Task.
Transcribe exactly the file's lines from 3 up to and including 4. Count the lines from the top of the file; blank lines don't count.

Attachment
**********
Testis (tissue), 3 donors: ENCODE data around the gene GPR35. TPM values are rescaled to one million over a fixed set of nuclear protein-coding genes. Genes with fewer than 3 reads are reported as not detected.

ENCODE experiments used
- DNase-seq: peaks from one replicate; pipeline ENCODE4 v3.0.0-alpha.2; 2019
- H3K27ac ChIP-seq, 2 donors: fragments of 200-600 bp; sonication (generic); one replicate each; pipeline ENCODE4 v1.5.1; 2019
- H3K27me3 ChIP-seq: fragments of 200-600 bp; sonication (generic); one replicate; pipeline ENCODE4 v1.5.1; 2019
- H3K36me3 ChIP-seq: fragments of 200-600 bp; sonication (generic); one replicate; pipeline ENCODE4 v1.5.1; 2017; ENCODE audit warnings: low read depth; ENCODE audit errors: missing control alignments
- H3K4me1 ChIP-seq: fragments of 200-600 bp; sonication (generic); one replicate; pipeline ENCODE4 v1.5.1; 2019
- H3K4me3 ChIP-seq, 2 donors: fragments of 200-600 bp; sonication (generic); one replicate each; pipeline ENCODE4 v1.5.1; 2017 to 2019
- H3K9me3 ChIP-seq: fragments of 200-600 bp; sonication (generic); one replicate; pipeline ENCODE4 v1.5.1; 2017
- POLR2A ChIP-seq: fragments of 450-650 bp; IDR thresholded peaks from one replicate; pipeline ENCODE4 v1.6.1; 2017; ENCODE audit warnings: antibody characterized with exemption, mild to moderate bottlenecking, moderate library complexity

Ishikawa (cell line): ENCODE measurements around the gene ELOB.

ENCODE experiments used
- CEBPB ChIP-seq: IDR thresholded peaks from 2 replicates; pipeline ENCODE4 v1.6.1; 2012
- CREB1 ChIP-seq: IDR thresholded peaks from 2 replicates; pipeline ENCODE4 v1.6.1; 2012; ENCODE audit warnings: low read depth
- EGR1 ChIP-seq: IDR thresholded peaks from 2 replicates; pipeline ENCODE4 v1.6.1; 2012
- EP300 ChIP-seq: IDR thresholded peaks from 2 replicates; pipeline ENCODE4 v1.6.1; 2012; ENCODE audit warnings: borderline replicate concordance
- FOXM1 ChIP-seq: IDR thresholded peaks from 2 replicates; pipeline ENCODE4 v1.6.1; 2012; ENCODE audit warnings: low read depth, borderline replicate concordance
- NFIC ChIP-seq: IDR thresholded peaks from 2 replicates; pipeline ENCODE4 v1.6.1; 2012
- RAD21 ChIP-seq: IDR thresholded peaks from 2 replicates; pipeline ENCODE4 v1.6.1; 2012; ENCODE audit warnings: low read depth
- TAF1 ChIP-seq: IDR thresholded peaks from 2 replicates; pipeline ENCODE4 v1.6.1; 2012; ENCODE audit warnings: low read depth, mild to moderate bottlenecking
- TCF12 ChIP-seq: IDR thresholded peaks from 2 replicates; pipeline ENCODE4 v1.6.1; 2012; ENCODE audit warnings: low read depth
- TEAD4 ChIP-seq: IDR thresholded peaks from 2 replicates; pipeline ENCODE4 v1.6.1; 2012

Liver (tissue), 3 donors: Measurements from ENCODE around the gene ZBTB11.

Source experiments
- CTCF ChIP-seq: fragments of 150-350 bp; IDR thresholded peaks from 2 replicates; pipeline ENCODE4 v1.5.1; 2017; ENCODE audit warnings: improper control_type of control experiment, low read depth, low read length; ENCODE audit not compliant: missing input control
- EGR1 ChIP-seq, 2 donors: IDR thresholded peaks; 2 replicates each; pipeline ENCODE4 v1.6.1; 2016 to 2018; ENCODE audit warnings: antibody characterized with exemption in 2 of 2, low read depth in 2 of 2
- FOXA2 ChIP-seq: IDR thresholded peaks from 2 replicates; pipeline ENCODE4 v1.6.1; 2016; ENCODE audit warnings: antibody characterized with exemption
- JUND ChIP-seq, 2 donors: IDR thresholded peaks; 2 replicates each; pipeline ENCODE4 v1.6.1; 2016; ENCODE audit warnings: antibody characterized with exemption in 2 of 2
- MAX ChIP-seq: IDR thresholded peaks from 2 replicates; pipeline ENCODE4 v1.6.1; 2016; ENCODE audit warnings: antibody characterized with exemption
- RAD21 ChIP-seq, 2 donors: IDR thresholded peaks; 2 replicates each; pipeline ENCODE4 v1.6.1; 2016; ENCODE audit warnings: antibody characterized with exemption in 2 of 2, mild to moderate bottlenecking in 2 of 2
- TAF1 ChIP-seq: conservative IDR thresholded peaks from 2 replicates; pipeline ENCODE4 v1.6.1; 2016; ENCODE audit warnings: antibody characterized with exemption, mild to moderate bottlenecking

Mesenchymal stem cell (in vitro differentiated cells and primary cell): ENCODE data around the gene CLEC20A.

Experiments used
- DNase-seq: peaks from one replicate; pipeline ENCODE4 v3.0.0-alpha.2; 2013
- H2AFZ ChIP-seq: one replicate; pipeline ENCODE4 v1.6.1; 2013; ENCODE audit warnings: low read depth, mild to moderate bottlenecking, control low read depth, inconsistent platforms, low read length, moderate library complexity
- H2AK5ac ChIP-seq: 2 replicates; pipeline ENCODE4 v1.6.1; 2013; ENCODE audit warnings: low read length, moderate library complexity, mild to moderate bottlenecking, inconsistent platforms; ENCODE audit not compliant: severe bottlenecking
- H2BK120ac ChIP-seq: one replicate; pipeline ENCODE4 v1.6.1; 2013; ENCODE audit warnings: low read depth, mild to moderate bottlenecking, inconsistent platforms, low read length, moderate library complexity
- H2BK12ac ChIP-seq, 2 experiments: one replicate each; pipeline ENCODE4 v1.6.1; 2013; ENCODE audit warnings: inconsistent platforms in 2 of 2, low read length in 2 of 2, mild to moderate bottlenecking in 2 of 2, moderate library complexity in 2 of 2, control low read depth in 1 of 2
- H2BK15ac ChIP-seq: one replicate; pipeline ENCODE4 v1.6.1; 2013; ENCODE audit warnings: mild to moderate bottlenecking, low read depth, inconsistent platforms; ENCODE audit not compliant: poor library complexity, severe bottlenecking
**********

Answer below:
- DNase-seq: peaks from one replicate; pipeline ENCODE4 v3.0.0-alpha.2; 2019
- H3K27ac ChIP-seq, 2 donors: fragments of 200-600 bp; sonication (generic); one replicate each; pipeline ENCODE4 v1.5.1; 2019